Where Finnman's motion for release falters, however, is on the "substantial question" prong. The "question" that Finnman claims is "substantial" here is whether the Supreme Court will strike down the honest services fraud statute, 18 U.S.C. § 1346, which underlies several of the counts of the indictment under which Finnman was convicted.

In 2009, the Supreme Court granted certiorari in three cases arising under that statute. See Skilling v. United States, ___ U.S. ___, 130 S.Ct. 393 (2009); Weyhrauch v. United States, ___ U.S. ___, 129 S.Ct. 2863 (2009); Black v. United States, ___ U.S. ___, 129 S.Ct. 2379 (2009). Finnman contends that "it is reasonable to conclude" that the Supreme Court will find § 1346 to be unconstitutional. Dkt. #563-2 ¶ 45. Finnman based that assertion in part on the transcripts of the oral arguments in Black and Weyhrauch, which he contends make it "apparent... that the Supreme Court is viewing the honest services fraud statute with a jaundiced eye." Id. ¶ 38.*fn5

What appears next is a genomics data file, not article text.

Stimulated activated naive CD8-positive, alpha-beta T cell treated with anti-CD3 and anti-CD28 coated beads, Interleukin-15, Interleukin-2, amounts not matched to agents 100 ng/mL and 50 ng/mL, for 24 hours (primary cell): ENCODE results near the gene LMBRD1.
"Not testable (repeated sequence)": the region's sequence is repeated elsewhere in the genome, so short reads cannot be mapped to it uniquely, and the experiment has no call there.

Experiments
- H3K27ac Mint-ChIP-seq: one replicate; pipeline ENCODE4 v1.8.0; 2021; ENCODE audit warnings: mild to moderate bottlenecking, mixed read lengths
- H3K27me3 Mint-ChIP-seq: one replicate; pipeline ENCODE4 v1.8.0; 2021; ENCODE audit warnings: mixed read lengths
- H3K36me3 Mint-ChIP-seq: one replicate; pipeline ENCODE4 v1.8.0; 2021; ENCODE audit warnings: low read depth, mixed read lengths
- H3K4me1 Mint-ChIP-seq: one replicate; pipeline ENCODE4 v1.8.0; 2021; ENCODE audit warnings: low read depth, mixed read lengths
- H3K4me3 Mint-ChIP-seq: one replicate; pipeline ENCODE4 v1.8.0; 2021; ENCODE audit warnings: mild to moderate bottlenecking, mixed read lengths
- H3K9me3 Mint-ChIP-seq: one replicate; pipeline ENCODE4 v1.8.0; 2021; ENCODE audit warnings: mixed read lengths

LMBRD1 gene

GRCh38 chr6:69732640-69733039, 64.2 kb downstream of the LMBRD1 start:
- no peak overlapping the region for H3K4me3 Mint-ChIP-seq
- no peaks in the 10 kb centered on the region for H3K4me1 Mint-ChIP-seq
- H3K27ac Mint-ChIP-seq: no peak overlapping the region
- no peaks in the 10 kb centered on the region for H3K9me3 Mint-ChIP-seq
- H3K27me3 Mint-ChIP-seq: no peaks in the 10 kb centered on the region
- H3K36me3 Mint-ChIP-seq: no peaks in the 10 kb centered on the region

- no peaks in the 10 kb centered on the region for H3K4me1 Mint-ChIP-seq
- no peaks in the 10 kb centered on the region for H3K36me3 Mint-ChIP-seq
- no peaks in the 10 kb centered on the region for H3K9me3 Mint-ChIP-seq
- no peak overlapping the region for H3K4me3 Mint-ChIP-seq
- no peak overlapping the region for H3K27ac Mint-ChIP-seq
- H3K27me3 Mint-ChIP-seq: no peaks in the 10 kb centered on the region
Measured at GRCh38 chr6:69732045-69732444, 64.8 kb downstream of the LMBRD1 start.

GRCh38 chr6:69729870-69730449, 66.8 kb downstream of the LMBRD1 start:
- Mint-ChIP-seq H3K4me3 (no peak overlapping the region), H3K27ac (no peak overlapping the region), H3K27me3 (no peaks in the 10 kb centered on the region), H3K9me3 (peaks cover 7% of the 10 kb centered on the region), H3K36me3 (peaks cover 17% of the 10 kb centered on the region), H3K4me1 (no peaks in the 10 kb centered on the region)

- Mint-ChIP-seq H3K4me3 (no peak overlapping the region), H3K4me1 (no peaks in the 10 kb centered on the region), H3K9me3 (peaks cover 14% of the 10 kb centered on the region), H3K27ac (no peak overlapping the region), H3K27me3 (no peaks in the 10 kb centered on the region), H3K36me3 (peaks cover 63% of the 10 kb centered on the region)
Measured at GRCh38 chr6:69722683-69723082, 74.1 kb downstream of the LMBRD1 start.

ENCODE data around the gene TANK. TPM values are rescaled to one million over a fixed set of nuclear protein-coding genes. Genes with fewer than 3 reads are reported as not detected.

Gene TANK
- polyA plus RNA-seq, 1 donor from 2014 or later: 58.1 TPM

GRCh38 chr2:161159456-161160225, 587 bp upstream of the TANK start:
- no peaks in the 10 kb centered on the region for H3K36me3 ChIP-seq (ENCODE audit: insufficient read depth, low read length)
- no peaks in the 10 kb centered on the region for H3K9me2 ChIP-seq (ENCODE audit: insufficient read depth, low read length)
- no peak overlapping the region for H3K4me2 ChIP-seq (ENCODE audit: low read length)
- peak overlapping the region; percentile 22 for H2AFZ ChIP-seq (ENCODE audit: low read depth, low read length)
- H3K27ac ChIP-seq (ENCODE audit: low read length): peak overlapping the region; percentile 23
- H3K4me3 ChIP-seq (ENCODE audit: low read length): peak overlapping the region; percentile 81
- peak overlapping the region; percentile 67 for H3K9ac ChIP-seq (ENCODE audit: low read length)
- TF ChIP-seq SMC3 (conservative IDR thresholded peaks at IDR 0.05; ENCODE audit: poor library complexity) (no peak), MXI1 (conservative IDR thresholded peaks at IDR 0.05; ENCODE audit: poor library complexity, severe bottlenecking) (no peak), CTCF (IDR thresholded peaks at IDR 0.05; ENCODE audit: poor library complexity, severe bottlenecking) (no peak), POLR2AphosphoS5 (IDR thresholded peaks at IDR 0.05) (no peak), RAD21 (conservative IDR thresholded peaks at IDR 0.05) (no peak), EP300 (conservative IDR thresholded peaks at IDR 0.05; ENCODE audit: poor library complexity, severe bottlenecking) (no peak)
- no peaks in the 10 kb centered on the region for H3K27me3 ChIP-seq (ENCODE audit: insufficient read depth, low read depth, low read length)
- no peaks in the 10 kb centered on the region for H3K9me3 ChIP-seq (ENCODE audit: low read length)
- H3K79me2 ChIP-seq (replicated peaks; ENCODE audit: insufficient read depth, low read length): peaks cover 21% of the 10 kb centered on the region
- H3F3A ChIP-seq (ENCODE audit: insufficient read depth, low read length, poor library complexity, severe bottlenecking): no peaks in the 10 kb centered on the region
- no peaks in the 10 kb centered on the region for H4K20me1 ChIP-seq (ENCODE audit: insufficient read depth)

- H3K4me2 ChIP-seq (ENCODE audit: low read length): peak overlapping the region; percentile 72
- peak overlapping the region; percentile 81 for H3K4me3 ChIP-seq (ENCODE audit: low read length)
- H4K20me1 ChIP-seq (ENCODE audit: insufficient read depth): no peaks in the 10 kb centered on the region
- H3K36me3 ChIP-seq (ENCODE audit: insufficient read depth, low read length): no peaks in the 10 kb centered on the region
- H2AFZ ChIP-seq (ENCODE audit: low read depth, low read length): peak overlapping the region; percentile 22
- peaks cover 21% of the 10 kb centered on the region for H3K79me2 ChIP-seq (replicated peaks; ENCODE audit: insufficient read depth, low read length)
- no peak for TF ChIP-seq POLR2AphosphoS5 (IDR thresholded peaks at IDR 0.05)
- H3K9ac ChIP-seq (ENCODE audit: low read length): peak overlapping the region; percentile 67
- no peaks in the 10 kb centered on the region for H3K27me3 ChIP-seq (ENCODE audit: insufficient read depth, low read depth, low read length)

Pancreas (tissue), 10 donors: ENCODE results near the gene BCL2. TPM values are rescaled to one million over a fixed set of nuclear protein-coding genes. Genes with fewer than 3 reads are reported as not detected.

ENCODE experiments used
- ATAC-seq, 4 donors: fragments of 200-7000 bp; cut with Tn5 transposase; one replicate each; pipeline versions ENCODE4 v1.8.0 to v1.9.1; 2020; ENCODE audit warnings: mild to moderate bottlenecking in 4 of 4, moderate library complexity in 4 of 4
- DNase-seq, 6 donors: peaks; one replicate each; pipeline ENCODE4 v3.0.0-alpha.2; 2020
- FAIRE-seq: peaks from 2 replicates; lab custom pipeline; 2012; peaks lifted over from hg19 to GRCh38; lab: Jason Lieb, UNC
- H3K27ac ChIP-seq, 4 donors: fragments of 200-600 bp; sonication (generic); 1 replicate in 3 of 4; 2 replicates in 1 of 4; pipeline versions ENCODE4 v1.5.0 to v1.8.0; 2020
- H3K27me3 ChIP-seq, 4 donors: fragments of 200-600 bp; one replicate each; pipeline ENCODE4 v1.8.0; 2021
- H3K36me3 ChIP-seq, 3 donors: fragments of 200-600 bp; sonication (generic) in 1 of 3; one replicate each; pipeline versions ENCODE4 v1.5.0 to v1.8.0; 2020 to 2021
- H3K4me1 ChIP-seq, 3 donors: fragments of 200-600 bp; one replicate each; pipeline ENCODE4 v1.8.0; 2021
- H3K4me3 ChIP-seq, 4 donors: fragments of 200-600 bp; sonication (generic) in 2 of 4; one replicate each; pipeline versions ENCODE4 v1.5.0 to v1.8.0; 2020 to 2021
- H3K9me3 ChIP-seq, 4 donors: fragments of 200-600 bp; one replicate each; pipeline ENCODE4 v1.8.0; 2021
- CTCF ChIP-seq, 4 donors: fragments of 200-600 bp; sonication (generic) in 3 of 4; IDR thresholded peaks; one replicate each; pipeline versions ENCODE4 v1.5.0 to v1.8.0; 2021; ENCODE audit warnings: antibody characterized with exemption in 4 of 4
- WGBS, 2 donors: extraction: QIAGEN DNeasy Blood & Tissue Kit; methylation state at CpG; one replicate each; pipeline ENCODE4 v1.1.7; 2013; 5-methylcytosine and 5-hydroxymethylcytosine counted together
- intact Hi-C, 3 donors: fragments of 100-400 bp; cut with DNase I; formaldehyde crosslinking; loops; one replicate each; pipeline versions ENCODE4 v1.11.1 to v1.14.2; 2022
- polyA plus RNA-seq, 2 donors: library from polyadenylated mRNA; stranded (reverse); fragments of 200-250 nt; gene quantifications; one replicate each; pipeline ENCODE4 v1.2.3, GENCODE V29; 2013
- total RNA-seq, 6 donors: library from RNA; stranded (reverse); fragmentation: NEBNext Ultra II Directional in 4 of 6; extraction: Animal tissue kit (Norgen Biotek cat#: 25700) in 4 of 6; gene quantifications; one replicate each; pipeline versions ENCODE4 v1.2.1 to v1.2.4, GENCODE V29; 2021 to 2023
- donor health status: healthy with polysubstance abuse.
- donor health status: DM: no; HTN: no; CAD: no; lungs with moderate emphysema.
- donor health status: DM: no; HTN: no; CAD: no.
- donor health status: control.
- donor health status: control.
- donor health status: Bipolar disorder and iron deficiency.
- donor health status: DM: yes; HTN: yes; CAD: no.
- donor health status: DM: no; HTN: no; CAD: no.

Based on Finnman's counsel's view as to what he guesses the Supreme Court will do, he seeks Finnman's release pending appeal. Finnman's arguments in support of that request are not persuasive. Although the three cases referenced above themselves arguably present "substantial questions" for the Supreme Court to resolve, Finnman's own appeal to the Second Circuit does not. Moreover, regardless of how the Supreme Court rules in those other cases, I do not believe that the questions presented in those cases are "so integral to the merits" of Finnman's conviction that any ruling by the Supreme Court in those cases necessarily "is likely to require reversal of [Finnman's] conviction or a new trial" in his case. Randell, 761 F.2d at 125.